Mergers & Acquisitions and Telecom and Energy & Environment and Utilities and Technology and Communications

eGix buyout sets up Bell battle

December 17, 2007

The fiercely competitive local telecommunications landscape should get even more heated, following Cincinnati Bell Inc.'s $18 million acquisition of Carmel-based eGix Inc.

eGix, which agreed to the buyout this month, provides bundled voice and data services, as well as high-speed Internet access and messaging products, to about 17,000 commercial customers. The 57-employee firm, with $16 million in annual revenue, operates in Indiana and Illinois, plus another 21 states.

Its client base and revenue could get a lot larger, however, with the backing of behemoth Cincinnati Bell. It's using the purchase to enter the Indianapolis market, setting up an unusual battle with AT&T for commercial customers. In no other city do two original "Bell" companies square off in the lucrative business market.

Cincinnati Bell was one of only two companies in the old Bell system owned independently of the former AT&T Corp. before the antitrust suit prompting AT&T's breakup in 1984.

The merger of SBC Communications Inc., which had a dominant local presence, and AT&T Corp. in 2005 created the largest provider of both local and long-distance telephone services, wireless and DSL Internet access in the country.

"I can't think of another city that has two Bell companies in the exact same place going after the same exact customer," said Thomas P. Dakich, attorney for eGix. "It's a big deal for Indianapolis--this $1.2 billion company coming here to compete."

AT&T welcomes the competition, spokeswoman Molly Cornbleet said. The company's market position in the state has never been stronger, she said, thanks to the depth of products and services it offers through one provider.

eGix, meanwhile, became more attractive to Cincinnati Bell after the General Assembly in 2006 passed legislation easing restrictions on telecom companies.

One of its tenets deregulated the use of copper wire into a home or building. Fiber-optic cables carry the bulk of telephone calls and Internet traffic among major cities and across the country. But the older, slower copper wires carry data between telephone-company central offices and the homes and businesses they serve, a span known in the telecom industry as "the last mile."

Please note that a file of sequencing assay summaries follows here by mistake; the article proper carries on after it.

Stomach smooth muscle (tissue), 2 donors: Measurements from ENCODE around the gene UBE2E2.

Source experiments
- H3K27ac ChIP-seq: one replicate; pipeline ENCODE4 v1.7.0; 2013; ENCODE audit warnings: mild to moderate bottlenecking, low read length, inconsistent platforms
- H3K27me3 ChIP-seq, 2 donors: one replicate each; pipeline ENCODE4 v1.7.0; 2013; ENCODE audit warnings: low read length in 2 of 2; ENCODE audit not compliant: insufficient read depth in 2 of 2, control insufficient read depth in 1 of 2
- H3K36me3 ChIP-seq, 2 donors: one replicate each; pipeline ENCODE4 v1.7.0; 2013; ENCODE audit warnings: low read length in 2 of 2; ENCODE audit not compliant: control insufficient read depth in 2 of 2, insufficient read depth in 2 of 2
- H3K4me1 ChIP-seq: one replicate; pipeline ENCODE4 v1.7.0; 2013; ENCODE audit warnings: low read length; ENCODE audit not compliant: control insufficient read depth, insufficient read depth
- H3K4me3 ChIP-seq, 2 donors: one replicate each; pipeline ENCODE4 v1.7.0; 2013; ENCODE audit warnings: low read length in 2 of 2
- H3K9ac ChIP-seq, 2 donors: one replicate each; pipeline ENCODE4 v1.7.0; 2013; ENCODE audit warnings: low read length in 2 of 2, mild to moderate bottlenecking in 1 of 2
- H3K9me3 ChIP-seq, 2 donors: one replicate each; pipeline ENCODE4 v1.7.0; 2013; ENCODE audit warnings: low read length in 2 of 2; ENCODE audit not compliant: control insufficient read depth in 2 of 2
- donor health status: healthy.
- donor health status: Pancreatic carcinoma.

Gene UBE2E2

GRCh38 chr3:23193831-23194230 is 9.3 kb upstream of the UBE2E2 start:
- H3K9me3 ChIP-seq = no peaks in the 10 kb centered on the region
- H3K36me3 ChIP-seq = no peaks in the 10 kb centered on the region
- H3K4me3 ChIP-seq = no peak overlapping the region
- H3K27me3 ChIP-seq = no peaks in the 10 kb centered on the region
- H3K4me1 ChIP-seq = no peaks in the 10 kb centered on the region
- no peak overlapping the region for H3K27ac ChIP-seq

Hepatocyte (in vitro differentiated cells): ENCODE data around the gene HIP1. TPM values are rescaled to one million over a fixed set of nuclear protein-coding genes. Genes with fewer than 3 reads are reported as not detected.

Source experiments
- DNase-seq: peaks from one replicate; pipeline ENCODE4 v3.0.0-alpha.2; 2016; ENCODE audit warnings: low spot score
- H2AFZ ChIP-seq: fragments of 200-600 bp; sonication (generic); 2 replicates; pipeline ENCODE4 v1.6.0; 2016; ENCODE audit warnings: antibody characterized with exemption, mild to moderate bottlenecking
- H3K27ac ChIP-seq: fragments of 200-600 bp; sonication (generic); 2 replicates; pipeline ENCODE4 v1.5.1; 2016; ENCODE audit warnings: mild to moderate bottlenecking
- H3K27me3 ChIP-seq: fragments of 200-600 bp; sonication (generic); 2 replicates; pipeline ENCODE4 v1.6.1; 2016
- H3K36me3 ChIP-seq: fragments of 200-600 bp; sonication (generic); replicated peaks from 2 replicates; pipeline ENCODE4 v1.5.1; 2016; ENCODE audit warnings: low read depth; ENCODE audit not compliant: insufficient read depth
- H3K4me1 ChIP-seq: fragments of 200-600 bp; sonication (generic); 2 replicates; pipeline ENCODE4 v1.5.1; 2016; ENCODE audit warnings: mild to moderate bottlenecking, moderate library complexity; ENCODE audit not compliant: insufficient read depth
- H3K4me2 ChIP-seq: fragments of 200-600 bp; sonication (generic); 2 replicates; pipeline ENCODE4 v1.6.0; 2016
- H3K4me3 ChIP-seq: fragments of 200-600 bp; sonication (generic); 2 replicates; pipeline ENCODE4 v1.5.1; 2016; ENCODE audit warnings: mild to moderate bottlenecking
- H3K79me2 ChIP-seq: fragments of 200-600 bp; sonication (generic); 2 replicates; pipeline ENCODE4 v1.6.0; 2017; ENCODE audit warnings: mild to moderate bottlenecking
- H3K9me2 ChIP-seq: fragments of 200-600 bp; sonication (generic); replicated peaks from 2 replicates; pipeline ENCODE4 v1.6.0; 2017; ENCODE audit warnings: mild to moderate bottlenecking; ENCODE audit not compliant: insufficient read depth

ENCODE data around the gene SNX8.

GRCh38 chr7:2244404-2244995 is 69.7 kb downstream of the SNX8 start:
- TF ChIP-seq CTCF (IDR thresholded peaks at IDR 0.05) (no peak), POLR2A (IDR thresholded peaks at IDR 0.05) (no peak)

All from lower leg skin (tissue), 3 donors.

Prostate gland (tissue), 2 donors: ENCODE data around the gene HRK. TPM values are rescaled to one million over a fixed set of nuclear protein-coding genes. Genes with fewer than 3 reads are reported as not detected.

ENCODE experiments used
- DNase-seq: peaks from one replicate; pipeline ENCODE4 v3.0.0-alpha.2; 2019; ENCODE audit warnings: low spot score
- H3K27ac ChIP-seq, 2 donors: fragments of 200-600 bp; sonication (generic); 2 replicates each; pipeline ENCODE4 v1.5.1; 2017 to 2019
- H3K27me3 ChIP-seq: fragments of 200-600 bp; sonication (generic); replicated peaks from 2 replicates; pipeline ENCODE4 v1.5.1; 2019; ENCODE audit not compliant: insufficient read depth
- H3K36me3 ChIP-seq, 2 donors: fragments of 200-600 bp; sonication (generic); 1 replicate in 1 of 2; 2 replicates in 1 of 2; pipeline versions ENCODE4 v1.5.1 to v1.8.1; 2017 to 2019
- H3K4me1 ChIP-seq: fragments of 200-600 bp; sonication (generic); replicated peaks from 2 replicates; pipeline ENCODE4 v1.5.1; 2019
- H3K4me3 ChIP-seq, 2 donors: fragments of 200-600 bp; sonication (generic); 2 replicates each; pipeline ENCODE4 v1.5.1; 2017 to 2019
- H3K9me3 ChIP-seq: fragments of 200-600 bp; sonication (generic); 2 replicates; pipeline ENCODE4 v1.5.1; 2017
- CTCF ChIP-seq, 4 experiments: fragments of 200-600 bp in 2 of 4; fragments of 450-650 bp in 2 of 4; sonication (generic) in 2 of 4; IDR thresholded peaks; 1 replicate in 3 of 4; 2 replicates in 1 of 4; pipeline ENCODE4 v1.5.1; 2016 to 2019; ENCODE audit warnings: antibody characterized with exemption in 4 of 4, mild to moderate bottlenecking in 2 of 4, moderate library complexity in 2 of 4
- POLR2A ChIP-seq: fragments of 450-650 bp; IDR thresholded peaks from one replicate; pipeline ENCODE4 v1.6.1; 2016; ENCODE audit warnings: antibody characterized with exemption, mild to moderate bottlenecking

The law allowed competitors such as eGix cheaper and more flexible access to the lines from local carriers--in this case AT&T--enabling it to build better systems that use broadband to bundle products.

The legislation also makes it easier to deliver phone service using technology called voice over Internet protocol, or VOIP, that transmits calls using Internet applications.

"It's a great opportunity for us to grow the customers eGix has come across in their day-to-day business, and also leverage the relationships we have in Cincinnati," said Shane Brown, Cincinnati Bell's vice president of business development.

For instance, the acquisition may give the company an advantage in competing to provide services for the local offices of Cincinnati-based Fifth Third Bancorp, Brown said.

eGix has grown in part by embarking on an aggressive acquisition spree, beginning in January 2005.

It bought Noblesville-based Internet services provider iLectis Inc. and the assets of locally based CTI Group's Xila Communications LLC, as well as Bloomington-based Kiva Networking, a technology and Internet services provider.

Founded in 1990 as a voice-message company, eGix bundles voice mail and other services and sells them to small and medium-size businesses.

Through its years in the voice-messaging arena, the company has built a network that runs through 23 states and a number of top metropolitan areas, including Los Angeles; San Francisco; Chicago; New York City; Washington, D.C.; and Indianapolis.

eGix began offering long-distance service in the late 1990s before rolling out local phone service and VOIP in 2004. Today, it is the largest dial-up Internet access provider and the fifth-largest dedicated Internet access provider in the Indianapolis area, according to IBJ research.

Under terms of the deal with Cincinnati Bell, which is expected to close in the first quarter of 2008, eGix initially will retain its name, Brown said. CEO Steve Johns--an eGix founder who, along with other managers, owns majority control of the company--will stay on as vice president and general manager of Cincinnati Bell's out-of-region, long-distance area. No job cuts are expected.

In 2004, Cincinnati Bell expanded from its original service territory and began offering local and long-distance phone service, as well as Internet and wireless, in Dayton.

Expanding into Dayton and Indianapolis enables Cincinnati Bell to broaden its reach at a time competitors are eating away at its original customer base.

Five percent of its Ohio customers left the company from 2005 to 2006, according to Cincinnati Bell's 2006 annual report. It has been able to offset much of the losses, however, by offering Internet services to existing customers.

Indeed, telecom companies have been forced to become much more nimble. A federal study released Dec. 10 shows that 14 percent of U.S. households have no landline phone. The figure is expected to nearly double by 2010.

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